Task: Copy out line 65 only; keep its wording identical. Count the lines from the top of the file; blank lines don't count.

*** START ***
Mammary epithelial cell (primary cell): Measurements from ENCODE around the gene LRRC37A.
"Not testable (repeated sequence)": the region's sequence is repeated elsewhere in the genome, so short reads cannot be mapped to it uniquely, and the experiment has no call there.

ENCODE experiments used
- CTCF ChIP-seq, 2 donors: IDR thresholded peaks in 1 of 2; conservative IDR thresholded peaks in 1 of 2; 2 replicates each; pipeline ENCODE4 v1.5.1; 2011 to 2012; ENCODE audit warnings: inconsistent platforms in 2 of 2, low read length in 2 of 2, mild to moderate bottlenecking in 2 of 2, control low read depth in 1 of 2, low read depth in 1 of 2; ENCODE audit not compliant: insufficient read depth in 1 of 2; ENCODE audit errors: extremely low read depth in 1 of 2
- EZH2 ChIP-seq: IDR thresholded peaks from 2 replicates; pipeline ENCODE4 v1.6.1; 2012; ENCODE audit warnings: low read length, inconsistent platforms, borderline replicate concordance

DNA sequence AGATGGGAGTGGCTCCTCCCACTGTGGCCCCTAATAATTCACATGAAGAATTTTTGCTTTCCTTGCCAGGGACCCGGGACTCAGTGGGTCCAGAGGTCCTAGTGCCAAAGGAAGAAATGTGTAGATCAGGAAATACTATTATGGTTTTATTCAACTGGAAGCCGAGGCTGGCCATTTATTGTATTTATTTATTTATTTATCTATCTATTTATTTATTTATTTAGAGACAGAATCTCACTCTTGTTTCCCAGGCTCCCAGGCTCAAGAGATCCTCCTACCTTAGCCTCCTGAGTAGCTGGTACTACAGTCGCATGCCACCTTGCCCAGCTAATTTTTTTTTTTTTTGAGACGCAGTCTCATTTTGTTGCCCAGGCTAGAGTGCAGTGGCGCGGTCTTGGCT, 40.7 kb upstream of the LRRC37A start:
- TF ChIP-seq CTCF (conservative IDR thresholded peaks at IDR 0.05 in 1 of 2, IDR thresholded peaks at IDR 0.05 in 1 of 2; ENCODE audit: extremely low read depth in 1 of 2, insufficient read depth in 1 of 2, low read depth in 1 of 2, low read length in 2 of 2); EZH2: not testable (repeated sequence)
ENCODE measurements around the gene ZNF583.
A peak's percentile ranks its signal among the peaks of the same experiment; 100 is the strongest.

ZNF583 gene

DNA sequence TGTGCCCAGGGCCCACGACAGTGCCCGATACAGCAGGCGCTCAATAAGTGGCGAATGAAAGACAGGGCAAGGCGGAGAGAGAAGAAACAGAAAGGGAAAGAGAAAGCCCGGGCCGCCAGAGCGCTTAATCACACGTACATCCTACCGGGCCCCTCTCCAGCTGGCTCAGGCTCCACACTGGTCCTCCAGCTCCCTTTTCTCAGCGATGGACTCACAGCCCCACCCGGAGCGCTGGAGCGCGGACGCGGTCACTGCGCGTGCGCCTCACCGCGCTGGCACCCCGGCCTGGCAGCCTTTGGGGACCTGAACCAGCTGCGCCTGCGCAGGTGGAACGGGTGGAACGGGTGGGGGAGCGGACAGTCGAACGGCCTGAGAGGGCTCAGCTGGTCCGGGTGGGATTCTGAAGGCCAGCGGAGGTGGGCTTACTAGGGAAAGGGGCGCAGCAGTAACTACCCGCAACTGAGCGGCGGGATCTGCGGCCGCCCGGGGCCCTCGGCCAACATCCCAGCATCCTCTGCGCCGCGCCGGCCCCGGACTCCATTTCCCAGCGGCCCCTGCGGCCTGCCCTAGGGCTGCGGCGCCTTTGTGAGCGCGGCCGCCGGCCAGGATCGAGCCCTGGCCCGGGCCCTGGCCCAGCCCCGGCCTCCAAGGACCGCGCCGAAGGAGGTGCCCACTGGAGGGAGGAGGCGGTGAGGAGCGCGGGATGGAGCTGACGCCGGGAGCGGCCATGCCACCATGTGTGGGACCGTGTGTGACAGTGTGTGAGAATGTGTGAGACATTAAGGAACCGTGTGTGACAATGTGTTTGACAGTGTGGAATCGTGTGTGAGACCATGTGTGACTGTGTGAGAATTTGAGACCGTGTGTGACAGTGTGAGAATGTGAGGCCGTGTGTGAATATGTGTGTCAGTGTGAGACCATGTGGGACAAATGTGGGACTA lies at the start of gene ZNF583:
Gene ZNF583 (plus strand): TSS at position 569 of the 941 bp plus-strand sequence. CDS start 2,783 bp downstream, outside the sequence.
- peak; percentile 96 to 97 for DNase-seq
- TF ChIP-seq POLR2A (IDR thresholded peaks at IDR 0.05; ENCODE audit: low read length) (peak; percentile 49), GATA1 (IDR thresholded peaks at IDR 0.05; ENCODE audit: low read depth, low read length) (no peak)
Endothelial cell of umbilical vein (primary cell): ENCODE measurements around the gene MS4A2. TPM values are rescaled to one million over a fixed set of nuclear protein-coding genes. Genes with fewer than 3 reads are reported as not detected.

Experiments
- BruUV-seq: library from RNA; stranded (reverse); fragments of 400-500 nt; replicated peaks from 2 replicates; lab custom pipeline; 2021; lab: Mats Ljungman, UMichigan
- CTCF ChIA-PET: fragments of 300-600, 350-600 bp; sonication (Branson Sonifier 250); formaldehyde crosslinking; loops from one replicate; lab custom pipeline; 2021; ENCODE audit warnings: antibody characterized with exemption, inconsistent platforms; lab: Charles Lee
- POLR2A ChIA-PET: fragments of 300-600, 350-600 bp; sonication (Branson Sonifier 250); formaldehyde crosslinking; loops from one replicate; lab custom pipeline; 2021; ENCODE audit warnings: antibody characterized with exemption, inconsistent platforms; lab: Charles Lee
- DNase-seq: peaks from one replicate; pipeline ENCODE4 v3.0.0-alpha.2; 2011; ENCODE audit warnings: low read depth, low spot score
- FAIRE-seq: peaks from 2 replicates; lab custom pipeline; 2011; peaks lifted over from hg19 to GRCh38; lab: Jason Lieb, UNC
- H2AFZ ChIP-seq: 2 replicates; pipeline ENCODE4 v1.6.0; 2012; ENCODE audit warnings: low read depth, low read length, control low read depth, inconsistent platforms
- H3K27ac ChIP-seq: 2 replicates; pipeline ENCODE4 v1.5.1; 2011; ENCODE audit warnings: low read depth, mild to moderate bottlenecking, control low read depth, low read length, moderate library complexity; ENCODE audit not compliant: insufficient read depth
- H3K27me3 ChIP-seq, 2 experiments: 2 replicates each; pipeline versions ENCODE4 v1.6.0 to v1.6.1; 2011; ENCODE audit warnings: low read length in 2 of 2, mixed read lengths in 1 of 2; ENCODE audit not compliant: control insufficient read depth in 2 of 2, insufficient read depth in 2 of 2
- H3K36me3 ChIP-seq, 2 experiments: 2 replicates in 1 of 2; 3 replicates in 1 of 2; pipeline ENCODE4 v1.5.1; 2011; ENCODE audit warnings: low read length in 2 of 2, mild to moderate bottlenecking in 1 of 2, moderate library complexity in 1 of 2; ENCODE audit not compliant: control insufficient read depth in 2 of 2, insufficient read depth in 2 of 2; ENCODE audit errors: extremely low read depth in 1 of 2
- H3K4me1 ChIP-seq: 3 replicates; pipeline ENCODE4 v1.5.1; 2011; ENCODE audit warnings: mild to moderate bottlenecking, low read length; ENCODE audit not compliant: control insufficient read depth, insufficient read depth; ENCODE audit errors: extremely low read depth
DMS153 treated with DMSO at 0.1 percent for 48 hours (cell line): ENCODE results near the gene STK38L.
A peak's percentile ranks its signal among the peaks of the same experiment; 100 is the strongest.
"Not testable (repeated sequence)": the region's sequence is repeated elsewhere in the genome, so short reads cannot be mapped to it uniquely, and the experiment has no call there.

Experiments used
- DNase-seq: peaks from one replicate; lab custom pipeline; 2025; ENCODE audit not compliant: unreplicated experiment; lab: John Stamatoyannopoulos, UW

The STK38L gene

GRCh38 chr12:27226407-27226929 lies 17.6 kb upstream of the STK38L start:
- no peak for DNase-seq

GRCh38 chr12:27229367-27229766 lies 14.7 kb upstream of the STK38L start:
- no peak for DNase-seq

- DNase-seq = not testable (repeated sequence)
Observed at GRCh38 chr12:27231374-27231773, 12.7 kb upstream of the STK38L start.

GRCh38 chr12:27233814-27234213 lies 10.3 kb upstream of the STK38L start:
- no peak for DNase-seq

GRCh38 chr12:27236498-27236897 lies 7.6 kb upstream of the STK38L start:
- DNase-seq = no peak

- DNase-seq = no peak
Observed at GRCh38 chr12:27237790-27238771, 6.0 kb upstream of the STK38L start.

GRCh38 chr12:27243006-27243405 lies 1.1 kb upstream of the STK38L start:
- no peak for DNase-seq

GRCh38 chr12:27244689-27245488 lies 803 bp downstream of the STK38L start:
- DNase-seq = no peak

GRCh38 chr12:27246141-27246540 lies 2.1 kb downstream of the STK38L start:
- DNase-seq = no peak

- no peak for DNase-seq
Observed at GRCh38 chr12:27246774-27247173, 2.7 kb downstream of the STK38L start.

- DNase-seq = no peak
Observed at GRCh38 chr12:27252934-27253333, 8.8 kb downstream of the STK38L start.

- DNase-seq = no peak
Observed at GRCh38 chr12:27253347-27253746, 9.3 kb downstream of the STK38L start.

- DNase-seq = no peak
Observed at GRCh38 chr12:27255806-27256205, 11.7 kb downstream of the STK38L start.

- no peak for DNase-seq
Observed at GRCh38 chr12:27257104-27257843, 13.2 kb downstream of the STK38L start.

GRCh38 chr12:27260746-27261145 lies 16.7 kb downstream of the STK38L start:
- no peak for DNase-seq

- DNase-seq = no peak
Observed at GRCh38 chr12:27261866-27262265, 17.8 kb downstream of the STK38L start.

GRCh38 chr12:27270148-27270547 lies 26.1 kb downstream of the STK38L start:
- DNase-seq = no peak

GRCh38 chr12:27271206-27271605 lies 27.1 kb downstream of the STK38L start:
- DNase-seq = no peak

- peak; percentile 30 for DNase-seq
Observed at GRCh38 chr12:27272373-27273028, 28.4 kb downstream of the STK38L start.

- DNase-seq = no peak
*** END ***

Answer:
GRCh38 chr12:27270148-27270547 lies 26.1 kb downstream of the STK38L start: